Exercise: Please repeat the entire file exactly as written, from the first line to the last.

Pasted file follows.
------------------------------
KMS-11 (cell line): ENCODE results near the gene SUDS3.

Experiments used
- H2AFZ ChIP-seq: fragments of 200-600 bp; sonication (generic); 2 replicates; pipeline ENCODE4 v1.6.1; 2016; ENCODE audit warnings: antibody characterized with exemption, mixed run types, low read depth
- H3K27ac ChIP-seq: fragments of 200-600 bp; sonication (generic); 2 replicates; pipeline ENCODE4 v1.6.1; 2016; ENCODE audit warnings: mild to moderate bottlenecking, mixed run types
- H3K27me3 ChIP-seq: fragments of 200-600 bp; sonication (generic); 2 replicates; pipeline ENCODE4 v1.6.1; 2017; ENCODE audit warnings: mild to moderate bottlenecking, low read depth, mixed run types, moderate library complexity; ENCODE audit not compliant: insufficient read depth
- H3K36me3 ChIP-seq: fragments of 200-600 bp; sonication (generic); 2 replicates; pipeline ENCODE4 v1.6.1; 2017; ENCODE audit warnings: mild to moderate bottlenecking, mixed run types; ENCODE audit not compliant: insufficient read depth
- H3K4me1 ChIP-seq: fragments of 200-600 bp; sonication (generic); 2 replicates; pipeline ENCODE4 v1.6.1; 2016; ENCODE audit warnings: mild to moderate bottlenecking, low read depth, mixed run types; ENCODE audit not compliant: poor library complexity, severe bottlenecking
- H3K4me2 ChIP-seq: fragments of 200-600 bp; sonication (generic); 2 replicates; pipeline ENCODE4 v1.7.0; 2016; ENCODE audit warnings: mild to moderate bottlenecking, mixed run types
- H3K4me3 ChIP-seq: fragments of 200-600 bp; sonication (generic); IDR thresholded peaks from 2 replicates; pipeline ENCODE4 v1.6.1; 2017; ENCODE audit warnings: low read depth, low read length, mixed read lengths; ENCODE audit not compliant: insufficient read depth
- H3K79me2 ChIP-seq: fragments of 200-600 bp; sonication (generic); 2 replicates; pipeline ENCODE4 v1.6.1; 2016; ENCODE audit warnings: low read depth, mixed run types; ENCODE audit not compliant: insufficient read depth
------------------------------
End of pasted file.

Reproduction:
KMS-11 (cell line): ENCODE results near the gene SUDS3.

Experiments used
- H2AFZ ChIP-seq: fragments of 200-600 bp; sonication (generic); 2 replicates; pipeline ENCODE4 v1.6.1; 2016; ENCODE audit warnings: antibody characterized with exemption, mixed run types, low read depth
- H3K27ac ChIP-seq: fragments of 200-600 bp; sonication (generic); 2 replicates; pipeline ENCODE4 v1.6.1; 2016; ENCODE audit warnings: mild to moderate bottlenecking, mixed run types
- H3K27me3 ChIP-seq: fragments of 200-600 bp; sonication (generic); 2 replicates; pipeline ENCODE4 v1.6.1; 2017; ENCODE audit warnings: mild to moderate bottlenecking, low read depth, mixed run types, moderate library complexity; ENCODE audit not compliant: insufficient read depth
- H3K36me3 ChIP-seq: fragments of 200-600 bp; sonication (generic); 2 replicates; pipeline ENCODE4 v1.6.1; 2017; ENCODE audit warnings: mild to moderate bottlenecking, mixed run types; ENCODE audit not compliant: insufficient read depth
- H3K4me1 ChIP-seq: fragments of 200-600 bp; sonication (generic); 2 replicates; pipeline ENCODE4 v1.6.1; 2016; ENCODE audit warnings: mild to moderate bottlenecking, low read depth, mixed run types; ENCODE audit not compliant: poor library complexity, severe bottlenecking
- H3K4me2 ChIP-seq: fragments of 200-600 bp; sonication (generic); 2 replicates; pipeline ENCODE4 v1.7.0; 2016; ENCODE audit warnings: mild to moderate bottlenecking, mixed run types
- H3K4me3 ChIP-seq: fragments of 200-600 bp; sonication (generic); IDR thresholded peaks from 2 replicates; pipeline ENCODE4 v1.6.1; 2017; ENCODE audit warnings: low read depth, low read length, mixed read lengths; ENCODE audit not compliant: insufficient read depth
- H3K79me2 ChIP-seq: fragments of 200-600 bp; sonication (generic); 2 replicates; pipeline ENCODE4 v1.6.1; 2016; ENCODE audit warnings: low read depth, mixed run types; ENCODE audit not compliant: insufficient read depth